The Royal Academy of Arts (RA) in London reopened yesterday, after nearly four months of lockdown due to the coronavirus pandemic, with all tickets for its extended Picasso and Paper exhibition (until 2 August) already sold out. But despite this, the academy will still be making a loss as its can only run at 20% of capacity.
The opening took place after short speeches by its chief executive Axel Rüger, its president Rebecca Salter and the UK’s secretary of state for culture, media and sport, Oliver Dowden. The number restrictions do have a “silver lining” though, according to Rüger, as “you will have the exhibition to yourself”.
Furthermore, the RA will initially only be open four days a week, instead of its usual seven, and the first week will only be for its members, the so-called Friends of the Royal Academy, before the general public returns on 16 July. As well as booking ahead, visitors to the Royal Academy must wear face coverings when inside, sanitise their hands at the entrances and are encouraged to keep 2m apart.
Regardless of the apparent appetite for museum-going from the public, the academy will continue to lose money because, unlike institutions such as the Tate or National Gallery, it does not get direct public funding and instead relies heavily on getting people through the door. It is also losing income from other avenues such as its cafés, restaurant, shops, and venue hire, Rüger says.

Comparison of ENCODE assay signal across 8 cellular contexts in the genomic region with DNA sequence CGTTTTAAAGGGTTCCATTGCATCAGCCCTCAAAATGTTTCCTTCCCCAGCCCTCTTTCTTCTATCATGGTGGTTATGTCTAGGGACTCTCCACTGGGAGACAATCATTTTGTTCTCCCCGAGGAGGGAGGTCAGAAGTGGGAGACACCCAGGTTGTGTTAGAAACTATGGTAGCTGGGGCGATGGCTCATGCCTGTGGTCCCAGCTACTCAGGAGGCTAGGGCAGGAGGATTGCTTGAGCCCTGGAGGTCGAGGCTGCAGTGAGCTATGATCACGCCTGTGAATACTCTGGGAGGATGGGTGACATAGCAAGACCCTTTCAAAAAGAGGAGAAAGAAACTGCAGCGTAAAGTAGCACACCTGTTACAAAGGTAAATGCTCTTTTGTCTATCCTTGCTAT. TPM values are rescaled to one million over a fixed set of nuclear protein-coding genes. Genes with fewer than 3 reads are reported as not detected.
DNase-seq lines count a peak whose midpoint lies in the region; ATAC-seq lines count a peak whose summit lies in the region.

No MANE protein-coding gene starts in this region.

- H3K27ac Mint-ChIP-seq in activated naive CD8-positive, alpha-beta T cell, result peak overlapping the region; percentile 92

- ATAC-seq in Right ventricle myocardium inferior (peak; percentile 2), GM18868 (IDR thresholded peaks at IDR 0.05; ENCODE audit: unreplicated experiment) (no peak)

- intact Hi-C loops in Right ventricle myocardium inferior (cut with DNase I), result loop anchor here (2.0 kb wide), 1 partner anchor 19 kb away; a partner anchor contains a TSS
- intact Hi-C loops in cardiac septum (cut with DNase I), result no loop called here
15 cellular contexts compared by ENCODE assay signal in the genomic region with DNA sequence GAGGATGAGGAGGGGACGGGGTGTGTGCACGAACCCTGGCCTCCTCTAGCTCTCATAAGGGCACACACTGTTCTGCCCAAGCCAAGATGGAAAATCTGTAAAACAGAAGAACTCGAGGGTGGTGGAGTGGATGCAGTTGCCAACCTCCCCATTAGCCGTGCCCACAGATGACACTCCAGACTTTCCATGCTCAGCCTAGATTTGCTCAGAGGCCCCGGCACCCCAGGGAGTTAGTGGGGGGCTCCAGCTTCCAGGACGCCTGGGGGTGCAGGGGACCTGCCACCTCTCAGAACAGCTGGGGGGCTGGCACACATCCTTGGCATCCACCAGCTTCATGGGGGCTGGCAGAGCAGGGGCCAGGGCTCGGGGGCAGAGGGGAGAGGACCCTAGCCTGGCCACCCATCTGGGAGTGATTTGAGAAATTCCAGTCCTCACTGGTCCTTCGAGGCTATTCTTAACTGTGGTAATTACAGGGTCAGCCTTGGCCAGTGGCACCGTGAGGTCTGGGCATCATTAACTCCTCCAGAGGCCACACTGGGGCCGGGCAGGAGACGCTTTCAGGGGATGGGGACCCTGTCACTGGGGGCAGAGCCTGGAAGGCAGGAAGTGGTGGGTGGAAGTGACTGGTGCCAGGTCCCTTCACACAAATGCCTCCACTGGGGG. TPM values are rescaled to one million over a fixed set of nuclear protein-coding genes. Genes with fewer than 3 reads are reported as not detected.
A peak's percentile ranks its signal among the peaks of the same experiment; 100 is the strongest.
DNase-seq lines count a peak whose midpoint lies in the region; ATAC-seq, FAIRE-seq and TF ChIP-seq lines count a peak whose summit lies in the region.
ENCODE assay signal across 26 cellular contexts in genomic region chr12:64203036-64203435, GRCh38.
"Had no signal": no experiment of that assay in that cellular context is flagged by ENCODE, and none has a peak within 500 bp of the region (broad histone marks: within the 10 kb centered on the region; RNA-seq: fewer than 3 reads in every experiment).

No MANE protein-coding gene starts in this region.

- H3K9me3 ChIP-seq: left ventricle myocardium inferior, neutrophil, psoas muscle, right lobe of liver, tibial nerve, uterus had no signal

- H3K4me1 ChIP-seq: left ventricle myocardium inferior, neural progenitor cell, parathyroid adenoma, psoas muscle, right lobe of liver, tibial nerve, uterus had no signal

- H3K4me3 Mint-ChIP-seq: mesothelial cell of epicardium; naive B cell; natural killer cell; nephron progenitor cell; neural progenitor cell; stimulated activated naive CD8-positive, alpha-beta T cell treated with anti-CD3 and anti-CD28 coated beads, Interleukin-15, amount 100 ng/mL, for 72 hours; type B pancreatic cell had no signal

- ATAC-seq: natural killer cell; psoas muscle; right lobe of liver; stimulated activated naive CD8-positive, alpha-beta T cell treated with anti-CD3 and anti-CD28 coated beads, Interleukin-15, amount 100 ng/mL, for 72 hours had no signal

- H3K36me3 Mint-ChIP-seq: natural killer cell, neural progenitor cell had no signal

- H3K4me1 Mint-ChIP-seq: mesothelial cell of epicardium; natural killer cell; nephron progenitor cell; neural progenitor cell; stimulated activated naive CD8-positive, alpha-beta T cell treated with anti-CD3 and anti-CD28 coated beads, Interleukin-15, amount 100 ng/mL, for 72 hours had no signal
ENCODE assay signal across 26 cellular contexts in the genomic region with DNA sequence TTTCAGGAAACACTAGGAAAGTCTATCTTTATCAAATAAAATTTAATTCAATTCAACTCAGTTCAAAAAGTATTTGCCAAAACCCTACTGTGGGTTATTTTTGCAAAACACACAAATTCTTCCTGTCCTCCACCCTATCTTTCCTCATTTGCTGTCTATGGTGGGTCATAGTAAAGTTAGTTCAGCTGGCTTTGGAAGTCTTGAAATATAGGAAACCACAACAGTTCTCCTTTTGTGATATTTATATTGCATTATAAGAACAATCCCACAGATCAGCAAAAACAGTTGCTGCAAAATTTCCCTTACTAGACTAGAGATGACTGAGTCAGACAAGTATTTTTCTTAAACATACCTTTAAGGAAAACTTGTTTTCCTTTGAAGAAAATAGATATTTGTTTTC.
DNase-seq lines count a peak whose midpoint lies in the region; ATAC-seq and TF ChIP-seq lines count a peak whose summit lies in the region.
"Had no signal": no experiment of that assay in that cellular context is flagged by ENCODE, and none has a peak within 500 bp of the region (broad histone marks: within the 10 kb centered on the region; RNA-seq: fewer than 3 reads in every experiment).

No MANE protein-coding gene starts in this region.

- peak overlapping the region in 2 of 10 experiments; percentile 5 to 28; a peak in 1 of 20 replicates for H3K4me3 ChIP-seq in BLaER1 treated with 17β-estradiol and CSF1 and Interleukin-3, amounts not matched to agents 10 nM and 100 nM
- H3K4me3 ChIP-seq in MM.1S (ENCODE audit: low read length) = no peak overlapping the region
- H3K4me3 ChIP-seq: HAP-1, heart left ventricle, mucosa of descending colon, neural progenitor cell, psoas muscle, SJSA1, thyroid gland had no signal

The RA also has more than half its staff furloughed on the Coronavirus Job Retention Scheme. Earlier this week, the UK government announced a £1.57bn rescue package for the arts—which is still likely to still fall short of what is needed—and Rüger says that the RA will be applying for help from this fund.
Rüger says that the RA decided to open gradually by as soon as possible—it is only the second major London institution to reopen after the National Gallery—as they “need to determine what the public appetite is”. Notwithstanding the sell-out Picasso show, Rüger is still cautious, saying that he has been in contact with his counterparts in European museums and some say an initial spike or interest before tailing off.